Scotland’s Equality Evidence Strategy 2017-2021 – Scottish Government (July 2017)

The Scottish Government has published Scotland’s Equality Evidence Strategy 2017-2021 on 17 Jul 2017.

The strategy’s vision for Scotlands is that “equality evidence base becomes more wide-ranging and robust, enabling national and local policy makers to develop sound, inclusive policy and measure the impact on all of Scotland’s equality groups.”

The strategy looks at evidencing the nine protected characteristics covered by the Equality Act 2010 as well as intersectional evidence and Socio-economic disadvantage. Evidence Gaps have been identified as follows:

  • Race and Ethnicity
    • There is a lack of evidence on uptake of available support for business owners and entrepreneurs from minority ethnic communities, and whether the support on offer meets people’s needs.
    • There is a lack of data on representation on local level structures however it is generally believed that representation is low in these structures too.
  • Religion, Faith and Belief
    • More nuanced data on islamophobic and religious hate crime was cited by stakeholders as an evidence gap and there was a call for more detail in this area to develop understanding and assist more informed policy development.
    • The impact of referendums on religious groups was seen as an area where new data and evidence would be welcomed. S
    • Religion and low income was considered to be a data gap.
  • Age: Older people
    • Baseline information is required to help future measurement of isolation and
      loneliness.
    • People who are in more physical or elementary occupations are more likely to retire at a pensionable age and may be more at risk of social isolation.. Some research in this area could aid understanding of another important intersectional gap
    • Stakeholders identified evidence gaps relating to volunteering data and
      analysis. These gaps exist not only for age and older people but across the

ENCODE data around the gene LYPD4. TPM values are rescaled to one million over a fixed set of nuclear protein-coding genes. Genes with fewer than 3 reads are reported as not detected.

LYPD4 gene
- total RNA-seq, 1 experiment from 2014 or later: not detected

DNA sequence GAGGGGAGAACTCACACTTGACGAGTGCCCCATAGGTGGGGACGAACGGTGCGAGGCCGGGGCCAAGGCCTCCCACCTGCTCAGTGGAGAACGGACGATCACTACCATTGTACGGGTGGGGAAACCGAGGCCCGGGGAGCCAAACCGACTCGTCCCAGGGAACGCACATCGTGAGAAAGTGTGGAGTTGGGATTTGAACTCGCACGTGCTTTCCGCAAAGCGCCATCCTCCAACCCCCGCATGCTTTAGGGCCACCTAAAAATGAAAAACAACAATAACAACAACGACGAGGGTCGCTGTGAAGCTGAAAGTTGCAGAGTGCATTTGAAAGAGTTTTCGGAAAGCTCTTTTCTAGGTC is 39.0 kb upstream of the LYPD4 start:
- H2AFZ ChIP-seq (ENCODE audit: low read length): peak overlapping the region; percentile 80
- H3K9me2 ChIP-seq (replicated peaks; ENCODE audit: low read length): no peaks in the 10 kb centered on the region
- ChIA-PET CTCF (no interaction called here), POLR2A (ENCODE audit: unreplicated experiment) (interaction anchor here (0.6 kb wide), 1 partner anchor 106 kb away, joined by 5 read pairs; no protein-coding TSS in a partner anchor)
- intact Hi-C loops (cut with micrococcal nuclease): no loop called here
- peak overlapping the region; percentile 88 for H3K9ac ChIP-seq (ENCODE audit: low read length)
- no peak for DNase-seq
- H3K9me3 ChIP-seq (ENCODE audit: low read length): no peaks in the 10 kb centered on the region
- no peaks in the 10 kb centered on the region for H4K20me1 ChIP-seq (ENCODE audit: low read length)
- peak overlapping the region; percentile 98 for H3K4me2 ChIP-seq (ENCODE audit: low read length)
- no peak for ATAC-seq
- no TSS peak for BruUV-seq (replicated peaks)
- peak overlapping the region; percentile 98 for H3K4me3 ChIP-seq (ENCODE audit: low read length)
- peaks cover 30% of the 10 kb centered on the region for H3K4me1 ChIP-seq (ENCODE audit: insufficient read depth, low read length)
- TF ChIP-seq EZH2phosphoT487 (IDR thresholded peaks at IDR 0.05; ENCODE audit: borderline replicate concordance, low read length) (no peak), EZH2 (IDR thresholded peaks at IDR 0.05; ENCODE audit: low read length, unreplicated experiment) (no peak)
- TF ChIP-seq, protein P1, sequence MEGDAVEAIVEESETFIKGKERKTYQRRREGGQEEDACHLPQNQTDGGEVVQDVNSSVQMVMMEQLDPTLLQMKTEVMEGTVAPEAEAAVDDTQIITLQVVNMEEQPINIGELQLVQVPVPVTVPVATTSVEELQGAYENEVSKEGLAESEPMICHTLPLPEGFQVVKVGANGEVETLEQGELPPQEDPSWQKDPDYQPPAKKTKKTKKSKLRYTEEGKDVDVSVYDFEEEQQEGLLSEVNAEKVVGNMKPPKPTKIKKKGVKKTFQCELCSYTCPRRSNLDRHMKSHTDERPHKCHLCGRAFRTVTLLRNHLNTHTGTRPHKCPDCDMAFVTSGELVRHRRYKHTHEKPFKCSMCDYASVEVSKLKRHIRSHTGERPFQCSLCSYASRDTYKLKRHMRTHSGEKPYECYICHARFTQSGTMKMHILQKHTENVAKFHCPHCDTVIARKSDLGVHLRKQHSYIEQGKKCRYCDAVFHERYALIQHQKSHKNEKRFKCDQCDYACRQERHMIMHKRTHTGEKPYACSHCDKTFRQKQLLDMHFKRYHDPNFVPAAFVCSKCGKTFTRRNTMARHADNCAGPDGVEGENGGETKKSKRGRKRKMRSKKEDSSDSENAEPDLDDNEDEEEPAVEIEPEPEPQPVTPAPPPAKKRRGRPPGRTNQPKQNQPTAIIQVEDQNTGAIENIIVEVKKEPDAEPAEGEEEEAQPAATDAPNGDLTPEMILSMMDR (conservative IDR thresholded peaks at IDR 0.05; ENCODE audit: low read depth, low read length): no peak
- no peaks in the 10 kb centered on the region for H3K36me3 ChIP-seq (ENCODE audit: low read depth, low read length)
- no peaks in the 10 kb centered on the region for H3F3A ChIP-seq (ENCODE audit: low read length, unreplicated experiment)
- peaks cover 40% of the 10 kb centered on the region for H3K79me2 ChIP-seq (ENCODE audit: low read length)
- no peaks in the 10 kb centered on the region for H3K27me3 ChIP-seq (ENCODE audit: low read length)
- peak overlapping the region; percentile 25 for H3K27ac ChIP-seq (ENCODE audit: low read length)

protected characteristics.
    • Pensioner Employment analysis and Age discrimination in employment
    • Older carers’ data, Accessible housing, accessible transport, accessible IT are all areas where it would be useful to obtain more data for older people.
  • Age: Younger people
    • an improved evidence base to understand how poverty is experienced by younger adults and children with different protected characteristics is also required.
    • Adverse childhood experiences (ACEs) and Life Chances of Young People in Scotland
    • post-school transitions, data on  quality of destinations, and the experiences and difficulties young people have in plotting a route from school to employment
  • Disability
    • Measurement of rights
    • broader health and social interaction impacts on those who are at the margins of social care who could experience most cuts to services
    • SDS in relation to social class and emergin inequalities
    • Research to explore why people with learning difficulties have lower than average life expectancy
    • Employment – the majority of disabled people who do not work say this is due to their impairment, but this could be due to not having had the opportunity to work in an appropriate environment. In some cases, the technology is not advanced enough to make the workplace accessible and some new research could inform this area.
    • British Sign Language (BSL)